Wrist Injuries & Fractures

Wrist Fracture

The wrist is comprised of two bones in the forearm, the radius and ulna, and eight tiny carpal bones in the palm. The bones meet to form multiple large and small joints. A wrist fracture refers to a break in one or more of these bones.

Types of wrist fracture include:

  • Simple wrist fractures in which the fractured pieces of bone are well aligned and stable.
  • Unstable fractures are those in which fragments of the broken bone are misaligned and displaced.
  • Open (compound) wrist fractures are severe fractures in which the broken bones cut through the skin. This type of fracture is more prone to infection and requires immediate medical attention.

Causes

Wrist fractures may be caused due to fall on an outstretched arm, vehicular accidents or workplace injuries. Certain sports such as football, snowboarding, or soccer may also be a cause of wrist fractures. Wrist fractures are more common in people with osteoporosis, a condition marked by brittleness of the bones.

Signs and Symptoms

Common symptoms of a wrist fracture include severe pain, swelling, and limited movement of the hand and wrist. Other symptoms include:

  • Deformed or crooked wrist
  • Bruising
  • Numbness
  • Stiffness

Diagnosis

Your doctor performs a preliminary physical examination followed by imaging tests such as an X-ray of the wrist to diagnose a fracture and check alignment of the bones. Sometimes a CT scan may be ordered to gather more detail of the fracture, such as soft tissue, nerves or blood vessel injury. MRI may be performed to identify tiny fractures and ligament injuries.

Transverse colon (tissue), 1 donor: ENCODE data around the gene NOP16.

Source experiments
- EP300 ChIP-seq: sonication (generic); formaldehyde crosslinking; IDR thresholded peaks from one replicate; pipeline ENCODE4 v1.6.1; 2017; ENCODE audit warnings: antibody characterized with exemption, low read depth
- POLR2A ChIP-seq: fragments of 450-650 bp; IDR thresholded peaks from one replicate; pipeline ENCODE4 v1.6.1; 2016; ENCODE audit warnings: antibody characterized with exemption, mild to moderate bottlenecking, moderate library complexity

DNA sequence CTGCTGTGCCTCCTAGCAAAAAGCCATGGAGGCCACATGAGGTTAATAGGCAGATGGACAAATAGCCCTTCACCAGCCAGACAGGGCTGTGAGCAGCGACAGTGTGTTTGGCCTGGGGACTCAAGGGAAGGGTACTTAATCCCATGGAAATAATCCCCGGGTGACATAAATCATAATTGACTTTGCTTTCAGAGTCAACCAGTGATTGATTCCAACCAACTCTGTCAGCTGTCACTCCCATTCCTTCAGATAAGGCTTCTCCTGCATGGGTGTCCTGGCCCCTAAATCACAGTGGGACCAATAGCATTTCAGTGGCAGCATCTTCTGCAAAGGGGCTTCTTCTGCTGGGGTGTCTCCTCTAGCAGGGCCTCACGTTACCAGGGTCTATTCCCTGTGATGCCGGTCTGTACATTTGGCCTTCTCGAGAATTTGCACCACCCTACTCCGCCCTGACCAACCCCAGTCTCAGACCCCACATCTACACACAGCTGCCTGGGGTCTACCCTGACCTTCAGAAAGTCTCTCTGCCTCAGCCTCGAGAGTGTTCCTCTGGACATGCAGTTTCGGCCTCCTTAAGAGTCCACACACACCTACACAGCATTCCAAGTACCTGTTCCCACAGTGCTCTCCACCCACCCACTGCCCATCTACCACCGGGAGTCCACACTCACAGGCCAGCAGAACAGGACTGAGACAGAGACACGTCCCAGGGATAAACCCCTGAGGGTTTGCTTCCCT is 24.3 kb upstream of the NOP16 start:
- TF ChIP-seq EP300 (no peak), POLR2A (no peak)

Your doctor will order a bone scan to identify stress fractures due to repeated trauma. The radioactive substance injected into the blood gets collected in areas where the bone is healing and is detected with a scanner.

Treatment

Your doctor may prescribe analgesics and anti-inflammatory medications to relieve pain and inflammation.

Fractures that are not displaced are treated with either a splint or a cast to hold the wrist in place.

If the wrist bones are displaced, your surgeon may perform fracture reduction to align the bones. This is performed under local anesthesia. A splint or a cast is then placed to support the wrist and allow healing.

Surgery

Surgery is recommended to treat severely displaced wrist fractures and is carried out under the effect of general anesthesia.

External fixation, such as pins may be used to treat the fracture from the outside. These pins are fixed above and below the fracture site and are held in place by an external frame outside the wrist.

Internal fixation may be recommended to maintain the bones in proper position while they heal. Devices such as rods, plates and screws may be implanted at the fracture site.

Crushed or missing bone may be treated by using bone grafts taken from another part of your body, bone bank or using a bone graft substitute.

During the healing period, you may be asked to perform some motion exercises to keep your wrist flexible. Your doctor may recommend hand rehabilitation therapy or physical therapy to improve function, strength and reduce stiffness.

Risks and Complications

As with any procedure, wrist fracture surgery involves certain risks and complications. They include:

  • Infection
  • Residual joint stiffness
  • Arthritis

Wrist Sprain

Injuries caused due to stretching or tearing of the ligaments in the wrist are called wrist sprains. These injuries are usually caused by a fall during daily activities or sports activities. Sprains can range from mild to severe based on the extent of injury to the ligament. Some of the main symptoms of wrist sprains include:

  • Swelling and pain in the wrist
  • Difficulty in moving your wrist
  • Bruising around the wrist
  • Popping sensation inside the wrist
  • A feeling of warmth or feverishness in the wrist

Your doctor diagnoses this condition with the help of your medical history and physical examination of your wrist. Your doctor may also use imaging tests such as X-rays, CT scans and MRI to diagnose partial ligament tears.

Treatment for wrist sprains includes surgical and non-surgical treatments. Non-surgical treatment involves immobilization of the wrist and performing strengthening exercises once the pain has reduced. Surgical treatment is used to repair the ligament if it is completely torn.

Scaphoid Fracture